I am feeling a sadness about public education right now. And about education in the US in general. I am wondering whether we have lost what education means and what it is to have been effectively educated.
When I was an undergraduate at UC Berkeley, I was definitely caught up in the humanities education in a way that was holistic and healing. But it also got me off the track of valuing monogamy in marriage and this came through study of literature in an actively atheist and socialist environment with former Soviet scholars in the Slavic department. By my late twenties I had almost had an affair.
Luckily I came to my senses, and even more fortunate, I have found God and put God in place of the idol of career, let alone a career in the humanities.
When I read about public education I continue to get motivated to teach again, but then when I look at what is taught in public education as compared to how the real world is, I wonder if the best way to impact the young is through education as traditionally conceived. Or what kind of educational work I can do given that I live with a mental health condition and find the classroom hampers my wellness (by the way, it hampers a lot of teachers who don’t struggle with mental illness in a way that negatively impacts their mental health).
The mental health of children is also negatively impacted by modern models of education. When I describe this process I am specifically referring to the industrial model of education, where educational approaches are not differentiated based on learner needs. Good education is not merely differentiated, which creates extreme stress in public educators, multiplying their workload.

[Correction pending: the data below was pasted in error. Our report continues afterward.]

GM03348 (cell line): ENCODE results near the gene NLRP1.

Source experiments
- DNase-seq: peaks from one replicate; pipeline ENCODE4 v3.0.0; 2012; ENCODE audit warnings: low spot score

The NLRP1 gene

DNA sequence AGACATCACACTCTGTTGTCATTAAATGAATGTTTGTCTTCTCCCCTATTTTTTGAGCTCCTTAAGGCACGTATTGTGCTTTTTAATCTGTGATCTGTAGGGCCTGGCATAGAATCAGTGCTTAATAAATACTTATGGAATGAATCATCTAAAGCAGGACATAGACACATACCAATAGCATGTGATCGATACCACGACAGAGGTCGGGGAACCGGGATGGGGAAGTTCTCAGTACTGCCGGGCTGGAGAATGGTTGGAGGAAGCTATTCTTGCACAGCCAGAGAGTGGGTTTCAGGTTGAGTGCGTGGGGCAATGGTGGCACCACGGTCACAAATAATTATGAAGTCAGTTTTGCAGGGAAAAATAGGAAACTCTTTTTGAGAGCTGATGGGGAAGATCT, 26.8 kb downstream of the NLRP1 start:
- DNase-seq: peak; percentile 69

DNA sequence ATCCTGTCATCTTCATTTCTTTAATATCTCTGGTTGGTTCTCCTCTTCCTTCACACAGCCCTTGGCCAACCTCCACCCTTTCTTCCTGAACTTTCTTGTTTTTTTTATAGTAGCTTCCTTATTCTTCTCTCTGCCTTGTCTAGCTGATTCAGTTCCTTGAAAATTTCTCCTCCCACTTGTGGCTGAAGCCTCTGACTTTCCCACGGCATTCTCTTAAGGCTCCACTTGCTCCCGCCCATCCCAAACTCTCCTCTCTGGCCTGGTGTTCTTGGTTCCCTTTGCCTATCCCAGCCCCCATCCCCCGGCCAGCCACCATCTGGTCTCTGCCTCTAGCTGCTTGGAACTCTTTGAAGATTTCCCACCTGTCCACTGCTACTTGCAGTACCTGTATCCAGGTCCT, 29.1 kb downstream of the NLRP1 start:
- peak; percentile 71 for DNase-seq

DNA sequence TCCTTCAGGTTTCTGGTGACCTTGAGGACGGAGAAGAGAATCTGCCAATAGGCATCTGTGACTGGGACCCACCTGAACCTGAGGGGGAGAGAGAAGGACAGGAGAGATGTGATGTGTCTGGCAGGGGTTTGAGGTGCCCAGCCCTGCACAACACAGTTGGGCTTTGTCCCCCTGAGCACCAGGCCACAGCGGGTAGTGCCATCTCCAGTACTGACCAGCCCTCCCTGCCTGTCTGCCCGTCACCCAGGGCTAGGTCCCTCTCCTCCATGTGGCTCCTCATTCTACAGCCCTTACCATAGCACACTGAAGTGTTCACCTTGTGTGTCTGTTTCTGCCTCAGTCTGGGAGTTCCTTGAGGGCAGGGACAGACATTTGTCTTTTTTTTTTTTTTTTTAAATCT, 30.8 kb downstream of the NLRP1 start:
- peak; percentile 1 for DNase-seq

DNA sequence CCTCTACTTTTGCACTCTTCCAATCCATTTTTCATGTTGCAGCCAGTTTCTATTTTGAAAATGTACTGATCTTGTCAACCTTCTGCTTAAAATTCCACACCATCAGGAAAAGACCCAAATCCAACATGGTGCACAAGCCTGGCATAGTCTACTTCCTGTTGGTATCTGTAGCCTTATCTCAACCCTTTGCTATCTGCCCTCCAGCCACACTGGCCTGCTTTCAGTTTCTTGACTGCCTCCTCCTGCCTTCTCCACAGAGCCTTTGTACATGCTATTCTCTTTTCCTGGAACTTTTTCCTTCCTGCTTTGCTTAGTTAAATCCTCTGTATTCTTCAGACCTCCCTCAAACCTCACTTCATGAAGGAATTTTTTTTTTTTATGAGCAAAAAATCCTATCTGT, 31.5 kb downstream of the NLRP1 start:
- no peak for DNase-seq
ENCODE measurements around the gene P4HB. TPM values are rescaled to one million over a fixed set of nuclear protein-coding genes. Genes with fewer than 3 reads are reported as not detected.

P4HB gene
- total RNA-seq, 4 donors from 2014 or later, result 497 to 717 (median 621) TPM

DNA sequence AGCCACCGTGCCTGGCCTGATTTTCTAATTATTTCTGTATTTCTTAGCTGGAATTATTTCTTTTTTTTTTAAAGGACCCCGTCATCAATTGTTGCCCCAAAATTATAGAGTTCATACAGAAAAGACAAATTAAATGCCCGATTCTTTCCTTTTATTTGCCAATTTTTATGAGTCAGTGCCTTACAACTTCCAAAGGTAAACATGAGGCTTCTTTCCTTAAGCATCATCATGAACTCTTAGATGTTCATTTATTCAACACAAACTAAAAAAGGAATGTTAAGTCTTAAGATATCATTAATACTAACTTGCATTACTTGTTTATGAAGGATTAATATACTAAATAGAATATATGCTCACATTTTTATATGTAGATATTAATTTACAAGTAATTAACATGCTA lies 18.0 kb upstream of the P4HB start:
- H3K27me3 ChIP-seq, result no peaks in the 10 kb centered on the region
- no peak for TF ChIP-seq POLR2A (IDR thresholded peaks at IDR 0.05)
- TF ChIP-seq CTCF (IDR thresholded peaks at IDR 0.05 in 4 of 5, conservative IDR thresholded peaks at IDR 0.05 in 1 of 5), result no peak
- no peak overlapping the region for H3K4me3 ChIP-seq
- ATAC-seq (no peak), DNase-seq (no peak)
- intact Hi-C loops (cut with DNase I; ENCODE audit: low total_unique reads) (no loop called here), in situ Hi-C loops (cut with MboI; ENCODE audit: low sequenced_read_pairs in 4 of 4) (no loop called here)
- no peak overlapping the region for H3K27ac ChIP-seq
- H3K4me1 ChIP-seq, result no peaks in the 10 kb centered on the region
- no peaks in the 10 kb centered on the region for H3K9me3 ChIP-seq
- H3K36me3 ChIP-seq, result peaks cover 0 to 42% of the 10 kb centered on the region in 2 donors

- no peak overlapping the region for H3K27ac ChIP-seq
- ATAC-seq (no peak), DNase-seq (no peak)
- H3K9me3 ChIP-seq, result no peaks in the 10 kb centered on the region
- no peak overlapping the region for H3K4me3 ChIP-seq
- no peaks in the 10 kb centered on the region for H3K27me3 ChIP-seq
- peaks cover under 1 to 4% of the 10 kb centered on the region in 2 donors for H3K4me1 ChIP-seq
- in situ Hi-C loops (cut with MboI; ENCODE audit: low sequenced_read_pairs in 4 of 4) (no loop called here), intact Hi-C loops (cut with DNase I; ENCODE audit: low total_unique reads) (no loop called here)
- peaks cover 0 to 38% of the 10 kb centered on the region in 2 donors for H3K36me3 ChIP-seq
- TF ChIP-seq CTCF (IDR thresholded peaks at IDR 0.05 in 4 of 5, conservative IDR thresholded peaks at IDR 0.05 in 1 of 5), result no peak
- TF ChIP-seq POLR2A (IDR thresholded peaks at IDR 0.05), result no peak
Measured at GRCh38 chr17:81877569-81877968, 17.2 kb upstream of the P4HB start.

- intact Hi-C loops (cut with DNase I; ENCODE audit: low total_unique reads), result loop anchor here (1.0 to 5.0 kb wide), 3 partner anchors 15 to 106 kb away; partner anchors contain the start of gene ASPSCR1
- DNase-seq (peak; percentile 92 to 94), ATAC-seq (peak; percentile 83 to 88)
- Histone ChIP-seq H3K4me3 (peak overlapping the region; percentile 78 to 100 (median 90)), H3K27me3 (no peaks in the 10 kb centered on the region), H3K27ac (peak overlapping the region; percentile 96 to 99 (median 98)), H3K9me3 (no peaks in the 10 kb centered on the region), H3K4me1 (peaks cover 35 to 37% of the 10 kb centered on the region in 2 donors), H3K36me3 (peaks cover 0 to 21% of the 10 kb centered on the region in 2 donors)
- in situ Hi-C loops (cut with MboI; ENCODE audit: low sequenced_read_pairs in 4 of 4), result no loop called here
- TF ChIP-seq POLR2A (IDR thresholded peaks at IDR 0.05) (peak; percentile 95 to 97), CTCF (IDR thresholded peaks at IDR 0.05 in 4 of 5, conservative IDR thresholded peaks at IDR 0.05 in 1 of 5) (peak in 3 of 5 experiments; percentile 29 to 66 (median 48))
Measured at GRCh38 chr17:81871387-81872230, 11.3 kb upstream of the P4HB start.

I am thinking what educator wellness actually entails, and whether the frazzled nature of public education isn’t negatively impacting children who are learning unhealthy habits from an outmoded model. I was just reading a Seattle Times article written in their “Education Lab” section that read like an ad for Seattle Public Schools, while the comments in the comment section basically wondered whether the description of public education offered in the article wasn’t a covert advertisement for private schools in the region.
There is such a disconnect between common sense learning and teaching and what goes on in our ideologically-driven schools. The education wars are real, and teachers and students are caught in the cross-hairs. Much to the detriment of country, family, and community. And, given the power that the US wields in the world, the world is negatively impacted as well.
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